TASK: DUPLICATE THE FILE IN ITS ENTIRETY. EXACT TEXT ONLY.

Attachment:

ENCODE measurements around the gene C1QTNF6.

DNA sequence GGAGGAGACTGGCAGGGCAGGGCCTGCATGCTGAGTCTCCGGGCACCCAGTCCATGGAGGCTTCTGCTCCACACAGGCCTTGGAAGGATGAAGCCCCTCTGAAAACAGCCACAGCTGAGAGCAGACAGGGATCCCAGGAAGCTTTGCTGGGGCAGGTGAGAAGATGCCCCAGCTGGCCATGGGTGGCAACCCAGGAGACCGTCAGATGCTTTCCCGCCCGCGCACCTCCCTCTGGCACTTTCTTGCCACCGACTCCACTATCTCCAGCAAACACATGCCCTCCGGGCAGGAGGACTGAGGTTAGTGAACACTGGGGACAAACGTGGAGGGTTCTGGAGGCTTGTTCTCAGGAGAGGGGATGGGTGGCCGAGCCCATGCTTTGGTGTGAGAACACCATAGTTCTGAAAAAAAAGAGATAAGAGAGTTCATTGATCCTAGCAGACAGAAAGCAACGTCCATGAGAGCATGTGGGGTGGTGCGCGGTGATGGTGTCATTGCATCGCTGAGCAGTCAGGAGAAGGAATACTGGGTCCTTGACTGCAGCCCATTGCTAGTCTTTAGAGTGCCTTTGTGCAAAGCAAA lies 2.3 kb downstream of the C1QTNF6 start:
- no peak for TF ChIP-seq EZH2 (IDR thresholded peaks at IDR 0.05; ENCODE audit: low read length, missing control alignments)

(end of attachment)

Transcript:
ENCODE measurements around the gene C1QTNF6.

DNA sequence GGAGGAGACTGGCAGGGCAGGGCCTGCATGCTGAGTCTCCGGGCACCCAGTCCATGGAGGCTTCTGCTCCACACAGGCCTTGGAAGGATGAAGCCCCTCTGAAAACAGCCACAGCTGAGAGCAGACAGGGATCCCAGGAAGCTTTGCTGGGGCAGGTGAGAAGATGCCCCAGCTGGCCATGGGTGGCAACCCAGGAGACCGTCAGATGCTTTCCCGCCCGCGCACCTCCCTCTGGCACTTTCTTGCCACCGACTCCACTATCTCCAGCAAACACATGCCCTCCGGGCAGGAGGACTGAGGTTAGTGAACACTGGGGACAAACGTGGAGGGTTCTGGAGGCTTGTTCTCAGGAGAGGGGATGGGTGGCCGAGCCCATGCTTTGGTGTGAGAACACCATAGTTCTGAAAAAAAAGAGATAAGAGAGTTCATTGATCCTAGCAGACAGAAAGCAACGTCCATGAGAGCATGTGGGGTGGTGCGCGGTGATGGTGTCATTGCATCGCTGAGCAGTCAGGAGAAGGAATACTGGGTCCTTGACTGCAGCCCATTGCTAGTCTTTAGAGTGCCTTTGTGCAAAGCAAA lies 2.3 kb downstream of the C1QTNF6 start:
- no peak for TF ChIP-seq EZH2 (IDR thresholded peaks at IDR 0.05; ENCODE audit: low read length, missing control alignments)